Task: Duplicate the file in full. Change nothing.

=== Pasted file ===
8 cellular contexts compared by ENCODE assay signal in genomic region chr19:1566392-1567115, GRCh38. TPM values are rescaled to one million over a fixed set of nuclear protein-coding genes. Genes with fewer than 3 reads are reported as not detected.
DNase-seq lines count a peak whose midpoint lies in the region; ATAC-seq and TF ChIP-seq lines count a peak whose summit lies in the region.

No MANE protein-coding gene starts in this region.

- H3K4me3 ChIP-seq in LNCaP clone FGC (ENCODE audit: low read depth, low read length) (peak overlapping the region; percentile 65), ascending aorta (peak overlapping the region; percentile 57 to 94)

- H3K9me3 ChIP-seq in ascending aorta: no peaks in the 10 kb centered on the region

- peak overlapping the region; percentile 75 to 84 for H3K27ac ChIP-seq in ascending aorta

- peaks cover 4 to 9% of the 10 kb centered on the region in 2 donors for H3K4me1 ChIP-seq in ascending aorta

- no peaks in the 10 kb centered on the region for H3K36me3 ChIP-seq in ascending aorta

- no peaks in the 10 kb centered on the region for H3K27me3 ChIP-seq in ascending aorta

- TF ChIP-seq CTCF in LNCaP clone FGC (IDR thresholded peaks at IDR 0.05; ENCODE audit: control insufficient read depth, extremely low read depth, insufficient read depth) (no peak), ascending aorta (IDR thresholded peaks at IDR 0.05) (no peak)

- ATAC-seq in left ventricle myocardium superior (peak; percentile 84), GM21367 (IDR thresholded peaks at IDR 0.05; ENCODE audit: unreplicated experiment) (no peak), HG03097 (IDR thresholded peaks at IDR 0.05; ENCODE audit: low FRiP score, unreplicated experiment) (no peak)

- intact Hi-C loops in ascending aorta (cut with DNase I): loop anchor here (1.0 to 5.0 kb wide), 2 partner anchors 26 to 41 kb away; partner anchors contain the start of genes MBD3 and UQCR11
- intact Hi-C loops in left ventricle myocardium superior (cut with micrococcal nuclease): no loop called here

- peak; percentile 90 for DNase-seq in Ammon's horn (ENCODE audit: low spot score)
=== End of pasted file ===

8 cellular contexts compared by ENCODE assay signal in genomic region chr19:1566392-1567115, GRCh38. TPM values are rescaled to one million over a fixed set of nuclear protein-coding genes. Genes with fewer than 3 reads are reported as not detected.
DNase-seq lines count a peak whose midpoint lies in the region; ATAC-seq and TF ChIP-seq lines count a peak whose summit lies in the region.

No MANE protein-coding gene starts in this region.

- H3K4me3 ChIP-seq in LNCaP clone FGC (ENCODE audit: low read depth, low read length) (peak overlapping the region; percentile 65), ascending aorta (peak overlapping the region; percentile 57 to 94)

- H3K9me3 ChIP-seq in ascending aorta: no peaks in the 10 kb centered on the region

- peak overlapping the region; percentile 75 to 84 for H3K27ac ChIP-seq in ascending aorta

- peaks cover 4 to 9% of the 10 kb centered on the region in 2 donors for H3K4me1 ChIP-seq in ascending aorta

- no peaks in the 10 kb centered on the region for H3K36me3 ChIP-seq in ascending aorta

- no peaks in the 10 kb centered on the region for H3K27me3 ChIP-seq in ascending aorta

- TF ChIP-seq CTCF in LNCaP clone FGC (IDR thresholded peaks at IDR 0.05; ENCODE audit: control insufficient read depth, extremely low read depth, insufficient read depth) (no peak), ascending aorta (IDR thresholded peaks at IDR 0.05) (no peak)

- ATAC-seq in left ventricle myocardium superior (peak; percentile 84), GM21367 (IDR thresholded peaks at IDR 0.05; ENCODE audit: unreplicated experiment) (no peak), HG03097 (IDR thresholded peaks at IDR 0.05; ENCODE audit: low FRiP score, unreplicated experiment) (no peak)

- intact Hi-C loops in ascending aorta (cut with DNase I): loop anchor here (1.0 to 5.0 kb wide), 2 partner anchors 26 to 41 kb away; partner anchors contain the start of genes MBD3 and UQCR11
- intact Hi-C loops in left ventricle myocardium superior (cut with micrococcal nuclease): no loop called here

- peak; percentile 90 for DNase-seq in Ammon's horn (ENCODE audit: low spot score)